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Fly or Batch - which do you do?

I have always fly sparged, and the time savings in batch sparging is attractive. I think I will give batch a go for my next brew session. That said… a couple of questions for you experienced batch spargers.

Say you just finished your mash @ 153. You just drained all your wort from the mash tun into the boil kettle. You are shooting for a preboil volume of 7.5 gallons.

  1. Assuming you mash out, do you mash out now?

  2. Does this mean you take a temp of the grain and determine the required new strike water temp?

  3. After you’ve drained the mash, is there additional grain absorption that occurs during the batch sparge, or is the grain bed done soaking up water? (leads to my next question…)

  4. You have 4 gallons of volume in your boil kettle. Would you add just 3.5 gallons and assume no grain absorption? Can you add something like 5 gallons and just stop running liquid into the boil kettle once you hit your 7.5 gallons?

Sorry for the lengthy questions, and thanks in advance for your help!

Cheers,
Drew

[quote=“Turkeygecko”]1. Assuming you mash out, do you mash out now?

  1. Does this mean you take a temp of the grain and determine the required new strike water temp?

  2. After you’ve drained the mash, is there additional grain absorption that occurs during the batch sparge, or is the grain bed done soaking up water? (leads to my next question…)

  3. You have 4 gallons of volume in your boil kettle. Would you add just 3.5 gallons and assume no grain absorption? Can you add something like 5 gallons and just stop running liquid into the boil kettle once you hit your 7.5 gallons?

Sorry for the lengthy questions, and thanks in advance for your help!

Cheers,
Drew[/quote]

  1. If you really want to do a mashout, yes. But I stopped doing one years and hundreds of batches ago. The easiest thing to do is skip a mashout. It’s unnecessary since you get to a boil so much more quickly with batch sparging than fly sparging. But I kinda combine it with the sparge. I sparge with 190ish water.

  2. Nope. I use 190ish water every time. Close enough and it works great.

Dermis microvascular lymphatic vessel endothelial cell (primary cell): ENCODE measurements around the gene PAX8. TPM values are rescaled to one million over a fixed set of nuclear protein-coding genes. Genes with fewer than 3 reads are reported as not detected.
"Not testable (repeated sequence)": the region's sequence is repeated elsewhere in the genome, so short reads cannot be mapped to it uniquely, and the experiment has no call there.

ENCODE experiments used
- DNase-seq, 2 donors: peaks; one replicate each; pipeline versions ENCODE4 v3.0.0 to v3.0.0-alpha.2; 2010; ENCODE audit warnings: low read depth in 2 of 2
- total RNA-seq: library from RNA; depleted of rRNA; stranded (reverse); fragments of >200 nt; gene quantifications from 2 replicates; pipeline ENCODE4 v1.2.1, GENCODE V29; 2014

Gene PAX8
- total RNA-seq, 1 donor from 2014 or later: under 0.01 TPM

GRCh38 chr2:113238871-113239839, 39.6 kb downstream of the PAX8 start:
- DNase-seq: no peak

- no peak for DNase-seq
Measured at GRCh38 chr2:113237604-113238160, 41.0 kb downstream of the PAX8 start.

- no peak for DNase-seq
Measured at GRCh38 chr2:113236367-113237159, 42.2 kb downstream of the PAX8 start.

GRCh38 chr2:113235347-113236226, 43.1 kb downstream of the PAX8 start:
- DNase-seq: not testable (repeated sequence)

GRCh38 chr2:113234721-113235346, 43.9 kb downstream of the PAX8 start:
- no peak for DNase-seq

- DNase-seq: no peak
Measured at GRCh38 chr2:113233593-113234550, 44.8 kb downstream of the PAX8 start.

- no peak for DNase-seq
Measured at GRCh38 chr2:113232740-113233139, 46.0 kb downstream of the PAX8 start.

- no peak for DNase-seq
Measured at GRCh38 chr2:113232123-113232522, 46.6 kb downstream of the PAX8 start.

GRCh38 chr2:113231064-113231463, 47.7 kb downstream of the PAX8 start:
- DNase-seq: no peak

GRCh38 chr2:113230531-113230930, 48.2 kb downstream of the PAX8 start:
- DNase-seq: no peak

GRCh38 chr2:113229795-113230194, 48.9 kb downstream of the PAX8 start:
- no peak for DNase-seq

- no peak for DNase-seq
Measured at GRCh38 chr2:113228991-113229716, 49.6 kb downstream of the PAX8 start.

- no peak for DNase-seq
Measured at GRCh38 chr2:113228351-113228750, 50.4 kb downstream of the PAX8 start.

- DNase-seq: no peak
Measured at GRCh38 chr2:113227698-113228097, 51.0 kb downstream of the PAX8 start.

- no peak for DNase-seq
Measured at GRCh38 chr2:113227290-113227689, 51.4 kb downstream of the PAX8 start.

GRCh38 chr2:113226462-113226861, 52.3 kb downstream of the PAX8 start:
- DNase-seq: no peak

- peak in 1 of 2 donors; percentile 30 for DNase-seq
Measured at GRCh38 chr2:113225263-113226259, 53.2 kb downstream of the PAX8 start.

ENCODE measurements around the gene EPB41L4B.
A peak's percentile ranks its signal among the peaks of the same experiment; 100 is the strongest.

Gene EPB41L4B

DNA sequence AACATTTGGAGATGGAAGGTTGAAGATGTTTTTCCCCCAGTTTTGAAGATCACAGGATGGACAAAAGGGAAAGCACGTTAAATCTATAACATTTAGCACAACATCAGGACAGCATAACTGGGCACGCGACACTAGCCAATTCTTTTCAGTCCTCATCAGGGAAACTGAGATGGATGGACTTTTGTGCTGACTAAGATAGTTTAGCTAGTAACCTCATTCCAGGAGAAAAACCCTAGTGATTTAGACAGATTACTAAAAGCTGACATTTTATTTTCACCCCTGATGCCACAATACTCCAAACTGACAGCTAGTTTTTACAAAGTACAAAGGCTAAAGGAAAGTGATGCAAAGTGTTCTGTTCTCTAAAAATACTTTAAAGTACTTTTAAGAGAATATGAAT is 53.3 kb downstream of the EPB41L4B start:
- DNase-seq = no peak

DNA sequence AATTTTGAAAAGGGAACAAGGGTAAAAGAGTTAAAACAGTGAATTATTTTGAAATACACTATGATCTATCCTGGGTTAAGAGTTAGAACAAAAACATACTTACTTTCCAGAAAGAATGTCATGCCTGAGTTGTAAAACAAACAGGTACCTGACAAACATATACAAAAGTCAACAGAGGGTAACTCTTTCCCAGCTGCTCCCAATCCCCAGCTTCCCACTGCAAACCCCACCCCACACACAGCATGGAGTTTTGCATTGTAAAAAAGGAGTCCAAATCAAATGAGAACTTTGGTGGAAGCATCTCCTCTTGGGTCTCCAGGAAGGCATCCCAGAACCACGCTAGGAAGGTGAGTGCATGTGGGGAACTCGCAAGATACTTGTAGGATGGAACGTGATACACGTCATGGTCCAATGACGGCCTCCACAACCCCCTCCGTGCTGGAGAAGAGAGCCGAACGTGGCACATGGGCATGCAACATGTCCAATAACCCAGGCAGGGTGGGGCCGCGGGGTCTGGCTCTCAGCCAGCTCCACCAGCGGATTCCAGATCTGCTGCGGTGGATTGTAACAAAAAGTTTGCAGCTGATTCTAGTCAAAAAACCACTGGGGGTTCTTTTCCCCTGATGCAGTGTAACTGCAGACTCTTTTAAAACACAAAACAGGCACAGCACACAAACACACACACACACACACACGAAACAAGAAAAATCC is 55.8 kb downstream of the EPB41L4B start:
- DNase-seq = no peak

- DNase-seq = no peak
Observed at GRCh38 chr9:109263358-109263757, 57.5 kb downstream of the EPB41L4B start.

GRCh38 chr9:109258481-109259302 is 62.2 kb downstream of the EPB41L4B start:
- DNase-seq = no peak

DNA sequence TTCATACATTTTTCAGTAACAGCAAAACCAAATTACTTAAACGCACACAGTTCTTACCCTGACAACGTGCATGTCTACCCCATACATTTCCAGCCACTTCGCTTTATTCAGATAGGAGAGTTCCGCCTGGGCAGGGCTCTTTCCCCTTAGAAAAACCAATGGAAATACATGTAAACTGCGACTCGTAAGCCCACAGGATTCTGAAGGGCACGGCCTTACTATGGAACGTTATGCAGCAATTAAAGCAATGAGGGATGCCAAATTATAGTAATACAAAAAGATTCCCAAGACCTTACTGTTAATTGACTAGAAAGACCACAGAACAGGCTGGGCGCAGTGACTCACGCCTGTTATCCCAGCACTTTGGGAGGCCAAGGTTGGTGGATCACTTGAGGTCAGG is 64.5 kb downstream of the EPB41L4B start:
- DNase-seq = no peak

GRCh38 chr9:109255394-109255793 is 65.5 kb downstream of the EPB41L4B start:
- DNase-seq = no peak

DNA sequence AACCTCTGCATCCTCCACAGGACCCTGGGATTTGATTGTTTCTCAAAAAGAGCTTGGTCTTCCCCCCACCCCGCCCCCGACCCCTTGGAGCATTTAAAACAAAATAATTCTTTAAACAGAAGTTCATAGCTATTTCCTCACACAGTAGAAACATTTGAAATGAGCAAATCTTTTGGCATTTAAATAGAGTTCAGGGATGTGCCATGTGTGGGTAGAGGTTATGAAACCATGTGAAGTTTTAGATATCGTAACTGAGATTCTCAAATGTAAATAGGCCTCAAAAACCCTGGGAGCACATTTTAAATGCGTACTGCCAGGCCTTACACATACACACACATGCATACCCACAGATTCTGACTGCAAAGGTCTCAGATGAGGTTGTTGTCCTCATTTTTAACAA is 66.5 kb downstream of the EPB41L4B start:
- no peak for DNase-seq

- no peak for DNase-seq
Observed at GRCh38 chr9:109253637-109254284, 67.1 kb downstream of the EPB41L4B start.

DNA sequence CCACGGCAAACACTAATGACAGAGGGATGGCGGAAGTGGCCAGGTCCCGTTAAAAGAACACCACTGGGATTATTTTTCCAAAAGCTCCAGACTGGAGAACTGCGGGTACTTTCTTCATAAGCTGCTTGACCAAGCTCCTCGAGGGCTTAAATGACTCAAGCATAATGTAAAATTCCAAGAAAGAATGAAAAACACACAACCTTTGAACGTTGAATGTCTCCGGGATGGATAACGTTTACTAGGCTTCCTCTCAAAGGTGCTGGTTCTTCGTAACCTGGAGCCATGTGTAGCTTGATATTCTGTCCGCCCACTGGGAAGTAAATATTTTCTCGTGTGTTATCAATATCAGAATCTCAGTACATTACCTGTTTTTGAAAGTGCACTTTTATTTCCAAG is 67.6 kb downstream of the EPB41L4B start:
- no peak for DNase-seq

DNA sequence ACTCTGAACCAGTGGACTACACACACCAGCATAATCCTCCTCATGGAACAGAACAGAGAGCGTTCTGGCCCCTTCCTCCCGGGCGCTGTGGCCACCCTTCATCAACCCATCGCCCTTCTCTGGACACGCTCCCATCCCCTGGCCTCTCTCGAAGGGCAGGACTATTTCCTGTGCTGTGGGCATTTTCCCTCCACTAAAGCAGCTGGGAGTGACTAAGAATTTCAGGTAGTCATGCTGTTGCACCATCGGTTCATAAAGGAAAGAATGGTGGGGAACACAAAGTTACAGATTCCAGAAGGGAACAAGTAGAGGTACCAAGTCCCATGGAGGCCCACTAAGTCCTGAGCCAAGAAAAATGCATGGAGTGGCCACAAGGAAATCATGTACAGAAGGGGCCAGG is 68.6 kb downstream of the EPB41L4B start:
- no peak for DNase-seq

3. No additional absorption. What you put in is what comes out.

  4. Yes to the first part. No to the second. If you stop the sparge runoff while there is still water in the tun, your efficiency will suffer.

Take a look at http://www.dennybrew.com

[quote=“Denny”]

  1. If you really want to do a mashout, yes. But I stopped doing one years and hundreds of batches ago. The easiest thing to do is skip a mashout. It’s unnecessary since you get to a boil so much more quickly with batch sparging than fly sparging. But I kinda combine it with the sparge. I sparge with 190ish water.

  2. Nope. I use 190ish water every time. Close enough and it works great.

  3. No additional absorption. What you put in is what comes out.

  4. Yes to the first part. No to the second. If you stop the sparge runoff while there is still water in the tun, your efficiency will suffer.

Take a look at http://www.dennybrew.com[/quote]

Wonderful. Thank you!

I batch sparge, just so easy I can’t imagine changing. I get why to fly sparge but I can’t see a reason to do so at home brew batch sizes. It makes sense why early home brewers did it that way though as it is a scaled down version of what big breweries do.

Batch only here…

Batch for now and ever. I’m looking to shorten my brew day, not increase. I get between 80-85% efficiency, which I’m happy with.

I’m interested in your thoughts on how the round and square/rectangular coolers compare–if any difference at all. I don’t think there are any raging debates about one being better than the other, but I think most people go with rectangular coolers because they’re cheaper.

I’ve been batching from the start. I’m not even tempted to change. I’ve got a buddy who fly sparges and has been flirting with the idea of switching. His brew days are several hours longer than mine.

Unlike many out there, I’ve actually thought about going down from 5 gallon batches to maybe 2.5-3 gallon batches. The problem with this idea is that the smaller batches would take nearly the same amount of time and I feel like the larger headspace in the kegs would be wasteful.

Batch Sparge.

Fly sparge. Yep it does add time to the brew day. For me it adds about 50 minutes more on an average. I mash in a kettle with a false bottom. The ball valve opening lies below the false bottom. I collect the runnings in two 7 gallon plastic buckets. As I collect the runnings I take small samples and use the refractometer to check the gravity level. I sparge until I collect 8.125 gallons of wort then shut down the sparge.

…done both, a batch sparge is far easier; since the extraction difference costs but pennies (90%+ fly sparge; 62% batch sparge) it’s the most practical for a homebrewer to batch sparge.

I did 3 batches fly sparging with a bucket will holes drilled in it inside a bottling bucket, then I built a cooler mash tun and started batch sparging and will never go back to fly sparging.

I’m fairly new to all-grain brewing (7 batches) but I know nothing but batch sparging thanks to Mr. Conn! I currently use a 10gal round cooler just because of the deal I got on it at Home Depot but plan on making a mash tun out of the “spare” square cooler I have as well. I’m definitely into trying new things but I don’t think fly sparging will be one of them.